Discussion in 'Royal Air Force' started by MoD_RSS, Aug 19, 2011.
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Going to be a white elephant, is it?
No, a memorial to 55,000 aircrew from the Britain, the Dominions, the Empire, the Americas and occupied Europe that failed to return from ops and to those who survived the most dangerous service in the Allied cause, Bomber Command ...problem?
The NAAFI is two doors down
I've said it before and I'll say it again.
Have some respect!
Let me guess; my esteemed countryman is acting the ignoranus*, as usual?
* an ignorant ********.
Yeah, I saw what the bush chook wrote and methinks this is not going to go well at all. What were you thinking?
De mortuis nihil nisi bonum
That also goes towards memorials.
I have nothing but admiration for the bomber crews. They took appalling casualties - particularly in 1942, 1943 and the first half of 1944. If you add in losses from training accidents, the casualty figures approach 65,000. But I feel they were badly let down politically.
a) During the latter part of 1944 and in 1945 senior commanders failed to stop Harris's area bombing campaign. Harris made Bomber Command what it was, but by that time in the war there were alternative bombing strategies - transport and oil. And Bomber command had demonstrated it had developed the accuracy to hit that sort of target. But Harris's will was stronger than that of Portal or Churchill, so he continued area bombing. Had he been unequivocally ordered to direct his attacks against railway marshalling yards and oil refineries, the damage to German cities and the civilian death toll would have been significantly less. And so would the post war criticism of Bomber Command.
b) After the war politicians of all hues (including Churchill) saw the massive devastation in Germany and found out 600,000 German civilians had been killed. So, after strongly supporting Bomber Commands' activities in the war, they rapidly distanced themselves from the campaign afterwards. And continued to do for many years...
These political failings led to some very brave men being denied the memorial they richly merit.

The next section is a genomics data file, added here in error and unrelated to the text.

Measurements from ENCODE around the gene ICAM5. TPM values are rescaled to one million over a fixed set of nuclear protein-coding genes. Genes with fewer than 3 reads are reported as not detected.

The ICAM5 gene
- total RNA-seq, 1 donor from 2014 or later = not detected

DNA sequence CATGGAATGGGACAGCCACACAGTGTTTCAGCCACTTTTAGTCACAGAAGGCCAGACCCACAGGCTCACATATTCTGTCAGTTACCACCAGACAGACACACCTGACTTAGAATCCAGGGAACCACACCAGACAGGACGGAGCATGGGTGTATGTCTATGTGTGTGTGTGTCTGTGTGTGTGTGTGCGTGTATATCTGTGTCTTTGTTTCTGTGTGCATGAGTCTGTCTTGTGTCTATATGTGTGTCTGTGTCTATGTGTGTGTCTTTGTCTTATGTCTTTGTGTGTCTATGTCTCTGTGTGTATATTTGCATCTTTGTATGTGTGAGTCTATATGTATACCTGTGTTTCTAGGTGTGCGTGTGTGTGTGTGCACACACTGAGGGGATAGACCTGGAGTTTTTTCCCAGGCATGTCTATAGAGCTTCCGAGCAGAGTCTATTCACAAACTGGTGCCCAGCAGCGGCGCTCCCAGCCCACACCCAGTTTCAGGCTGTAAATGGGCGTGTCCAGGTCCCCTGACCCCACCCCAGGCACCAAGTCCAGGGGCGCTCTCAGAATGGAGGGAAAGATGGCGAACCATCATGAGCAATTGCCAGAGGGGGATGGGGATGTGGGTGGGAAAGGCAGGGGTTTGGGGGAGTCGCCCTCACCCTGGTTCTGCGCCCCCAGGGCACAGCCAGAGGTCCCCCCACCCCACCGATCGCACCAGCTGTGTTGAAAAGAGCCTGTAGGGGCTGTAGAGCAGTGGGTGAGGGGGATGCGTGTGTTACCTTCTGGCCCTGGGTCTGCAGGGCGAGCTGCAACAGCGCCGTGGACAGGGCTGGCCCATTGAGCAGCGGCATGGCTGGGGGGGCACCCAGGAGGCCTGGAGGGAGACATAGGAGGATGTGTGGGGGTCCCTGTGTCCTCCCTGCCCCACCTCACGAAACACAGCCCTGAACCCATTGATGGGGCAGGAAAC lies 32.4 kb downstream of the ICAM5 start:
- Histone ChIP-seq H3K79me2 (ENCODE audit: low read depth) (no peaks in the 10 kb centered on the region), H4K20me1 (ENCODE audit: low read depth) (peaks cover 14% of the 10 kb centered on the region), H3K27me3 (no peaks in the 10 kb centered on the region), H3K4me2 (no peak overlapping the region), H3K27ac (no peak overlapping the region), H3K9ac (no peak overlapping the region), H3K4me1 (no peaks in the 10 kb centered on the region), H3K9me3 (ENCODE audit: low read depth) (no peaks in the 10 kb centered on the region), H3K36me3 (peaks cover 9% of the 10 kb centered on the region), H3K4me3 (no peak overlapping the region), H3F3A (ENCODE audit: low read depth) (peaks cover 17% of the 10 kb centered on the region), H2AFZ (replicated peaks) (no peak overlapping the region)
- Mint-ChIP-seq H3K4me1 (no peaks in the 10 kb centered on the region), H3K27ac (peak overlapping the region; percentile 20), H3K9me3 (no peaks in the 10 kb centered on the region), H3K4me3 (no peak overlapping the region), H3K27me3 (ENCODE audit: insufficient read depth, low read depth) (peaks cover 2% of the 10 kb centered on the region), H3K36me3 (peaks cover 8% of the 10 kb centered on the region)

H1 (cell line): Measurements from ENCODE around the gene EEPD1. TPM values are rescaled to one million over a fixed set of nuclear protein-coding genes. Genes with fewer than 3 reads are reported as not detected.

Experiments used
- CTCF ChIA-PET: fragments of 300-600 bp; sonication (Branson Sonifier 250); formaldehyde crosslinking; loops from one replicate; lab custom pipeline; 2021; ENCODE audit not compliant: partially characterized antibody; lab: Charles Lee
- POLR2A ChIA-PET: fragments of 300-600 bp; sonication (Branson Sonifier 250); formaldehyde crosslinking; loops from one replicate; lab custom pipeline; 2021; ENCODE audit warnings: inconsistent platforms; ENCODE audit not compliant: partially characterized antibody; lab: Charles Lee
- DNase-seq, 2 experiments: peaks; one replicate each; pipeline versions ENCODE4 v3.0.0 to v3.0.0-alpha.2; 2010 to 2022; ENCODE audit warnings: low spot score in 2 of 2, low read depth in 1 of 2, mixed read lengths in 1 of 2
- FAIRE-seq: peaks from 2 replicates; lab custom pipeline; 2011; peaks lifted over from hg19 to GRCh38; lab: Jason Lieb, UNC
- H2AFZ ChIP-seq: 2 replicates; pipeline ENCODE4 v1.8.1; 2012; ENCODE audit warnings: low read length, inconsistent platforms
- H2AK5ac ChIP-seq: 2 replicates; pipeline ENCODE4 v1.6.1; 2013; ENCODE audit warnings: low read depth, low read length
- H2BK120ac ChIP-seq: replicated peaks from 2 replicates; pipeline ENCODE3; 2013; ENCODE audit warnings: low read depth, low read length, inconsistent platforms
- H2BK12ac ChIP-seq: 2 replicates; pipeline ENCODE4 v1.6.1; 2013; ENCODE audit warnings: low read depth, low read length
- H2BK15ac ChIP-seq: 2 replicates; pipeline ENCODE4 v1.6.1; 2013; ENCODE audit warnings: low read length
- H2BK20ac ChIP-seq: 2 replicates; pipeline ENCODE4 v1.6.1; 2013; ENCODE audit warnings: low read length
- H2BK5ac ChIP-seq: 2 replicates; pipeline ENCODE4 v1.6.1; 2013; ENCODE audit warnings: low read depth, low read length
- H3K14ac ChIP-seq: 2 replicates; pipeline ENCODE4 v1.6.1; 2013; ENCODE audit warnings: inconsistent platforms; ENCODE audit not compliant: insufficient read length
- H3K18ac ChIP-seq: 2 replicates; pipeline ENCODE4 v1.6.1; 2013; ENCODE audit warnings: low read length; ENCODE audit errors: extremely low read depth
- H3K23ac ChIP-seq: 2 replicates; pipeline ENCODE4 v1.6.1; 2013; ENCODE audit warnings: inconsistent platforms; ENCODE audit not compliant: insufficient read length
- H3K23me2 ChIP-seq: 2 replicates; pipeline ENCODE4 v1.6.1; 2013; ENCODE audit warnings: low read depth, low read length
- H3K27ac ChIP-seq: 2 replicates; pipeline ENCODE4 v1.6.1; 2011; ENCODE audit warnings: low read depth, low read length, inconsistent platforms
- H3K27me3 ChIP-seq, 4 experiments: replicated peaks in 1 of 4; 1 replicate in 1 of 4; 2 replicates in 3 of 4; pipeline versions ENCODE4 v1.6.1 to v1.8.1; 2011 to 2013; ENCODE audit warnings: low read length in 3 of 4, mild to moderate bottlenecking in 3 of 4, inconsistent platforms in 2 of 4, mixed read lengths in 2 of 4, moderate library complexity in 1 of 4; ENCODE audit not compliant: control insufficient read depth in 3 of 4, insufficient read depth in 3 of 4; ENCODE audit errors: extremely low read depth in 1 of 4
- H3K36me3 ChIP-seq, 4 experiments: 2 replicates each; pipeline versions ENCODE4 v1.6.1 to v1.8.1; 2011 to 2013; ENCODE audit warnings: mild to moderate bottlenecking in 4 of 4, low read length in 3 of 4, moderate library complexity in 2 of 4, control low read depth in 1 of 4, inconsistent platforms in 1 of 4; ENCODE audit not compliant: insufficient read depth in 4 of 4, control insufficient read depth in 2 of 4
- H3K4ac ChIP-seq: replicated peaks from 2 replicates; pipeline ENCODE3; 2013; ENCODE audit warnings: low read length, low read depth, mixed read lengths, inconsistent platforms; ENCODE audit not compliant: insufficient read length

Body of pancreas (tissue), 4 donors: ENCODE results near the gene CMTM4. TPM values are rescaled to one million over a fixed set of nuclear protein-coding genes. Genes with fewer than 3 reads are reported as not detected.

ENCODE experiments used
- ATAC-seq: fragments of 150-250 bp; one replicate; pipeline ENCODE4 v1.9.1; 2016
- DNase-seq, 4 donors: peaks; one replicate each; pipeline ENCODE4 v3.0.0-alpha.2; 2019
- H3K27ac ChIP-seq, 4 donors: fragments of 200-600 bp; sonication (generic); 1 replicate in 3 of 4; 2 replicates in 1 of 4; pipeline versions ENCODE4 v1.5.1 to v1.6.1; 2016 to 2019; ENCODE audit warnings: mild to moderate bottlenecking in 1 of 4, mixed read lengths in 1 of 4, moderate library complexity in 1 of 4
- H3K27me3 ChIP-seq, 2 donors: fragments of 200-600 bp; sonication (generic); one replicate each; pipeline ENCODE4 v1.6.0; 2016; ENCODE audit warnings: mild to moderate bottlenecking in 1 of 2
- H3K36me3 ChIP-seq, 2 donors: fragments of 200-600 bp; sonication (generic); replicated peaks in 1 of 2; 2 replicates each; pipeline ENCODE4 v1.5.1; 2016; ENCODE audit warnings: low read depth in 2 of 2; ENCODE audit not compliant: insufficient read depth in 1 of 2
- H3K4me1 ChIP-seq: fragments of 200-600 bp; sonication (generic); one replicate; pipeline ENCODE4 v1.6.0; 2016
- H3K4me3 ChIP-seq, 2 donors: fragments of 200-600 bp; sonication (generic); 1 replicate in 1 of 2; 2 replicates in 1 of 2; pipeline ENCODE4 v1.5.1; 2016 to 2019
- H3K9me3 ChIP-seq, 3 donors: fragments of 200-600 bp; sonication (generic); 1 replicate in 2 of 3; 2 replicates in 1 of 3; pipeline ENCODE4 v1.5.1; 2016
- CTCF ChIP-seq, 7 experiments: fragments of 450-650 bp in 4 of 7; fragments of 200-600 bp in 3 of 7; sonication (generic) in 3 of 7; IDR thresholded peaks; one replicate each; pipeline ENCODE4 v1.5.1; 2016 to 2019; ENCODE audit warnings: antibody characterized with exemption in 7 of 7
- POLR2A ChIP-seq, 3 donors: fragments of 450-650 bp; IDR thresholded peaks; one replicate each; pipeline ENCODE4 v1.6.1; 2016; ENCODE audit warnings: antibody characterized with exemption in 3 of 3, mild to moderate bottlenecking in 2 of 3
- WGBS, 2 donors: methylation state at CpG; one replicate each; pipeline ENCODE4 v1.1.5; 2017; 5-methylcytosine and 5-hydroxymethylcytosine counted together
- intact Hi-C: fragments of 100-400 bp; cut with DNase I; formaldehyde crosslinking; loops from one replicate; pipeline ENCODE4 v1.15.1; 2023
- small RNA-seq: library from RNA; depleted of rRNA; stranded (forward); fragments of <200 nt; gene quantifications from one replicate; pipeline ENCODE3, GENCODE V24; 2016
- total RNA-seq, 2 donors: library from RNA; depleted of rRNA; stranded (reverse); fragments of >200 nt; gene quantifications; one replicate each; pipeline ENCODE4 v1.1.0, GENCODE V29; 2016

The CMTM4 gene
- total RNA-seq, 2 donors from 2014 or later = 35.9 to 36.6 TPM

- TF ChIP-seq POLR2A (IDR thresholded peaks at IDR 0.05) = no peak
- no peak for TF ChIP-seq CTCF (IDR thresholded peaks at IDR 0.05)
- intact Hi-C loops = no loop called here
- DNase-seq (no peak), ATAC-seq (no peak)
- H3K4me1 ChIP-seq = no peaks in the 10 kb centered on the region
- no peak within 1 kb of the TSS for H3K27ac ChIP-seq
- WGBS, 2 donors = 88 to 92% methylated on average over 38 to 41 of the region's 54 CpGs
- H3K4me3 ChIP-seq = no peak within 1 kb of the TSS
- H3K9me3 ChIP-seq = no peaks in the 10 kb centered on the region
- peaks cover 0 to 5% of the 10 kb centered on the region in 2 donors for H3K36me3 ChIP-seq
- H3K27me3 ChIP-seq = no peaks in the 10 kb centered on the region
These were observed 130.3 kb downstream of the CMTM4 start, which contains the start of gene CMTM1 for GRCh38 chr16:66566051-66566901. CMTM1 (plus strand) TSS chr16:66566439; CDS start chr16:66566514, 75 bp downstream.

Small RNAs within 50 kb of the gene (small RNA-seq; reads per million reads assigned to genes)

Sadly, this memorial is long, long overdue.
This is Halifax R-Robert with its throttles through the gate, flying down the fjord through the flak at the Tirpitz TWO NIGHTS RUNNING.
Peter Cribb died this year.
Criticism of Bomber Command? Tell that to the Dutch. They happily tend the graves of Bomber Command crews, with school children told of the stories of Bomber Crews fighting their way to Germany every night. Not sure if school children are still allocated a grave to tend.
And they remember that as the war ending ground campaign left them without food, the Bombers returned to the Dutch skys dropping not death but food. Even down to the crews personal rations of sweets suspended from hankies.
Screw the Bosch, and anyone else who chunters. The Nazis started it, we finished it. And I don't recall the British lobbing randomly aimed rocket powered bombs at the boxheads either.
Whilst much is made of our 'accuracy' that was disregarding in favour of blotting out huge areas of cities, why don't we look at the cost in crews of these 'accurate' bombing missions?
For example, 617 Sqn lost 8 aircraft of 19, and 53 men KIA 3 POW in the Dam Busting Op Chastise missions for example. The high precision Grand Slam and Tall Boy ops faired better, but then factor in the cost of the individual bombs. Likewise, the RAFs (justified) insistance at night ops negated a large amount of the accuracy needed.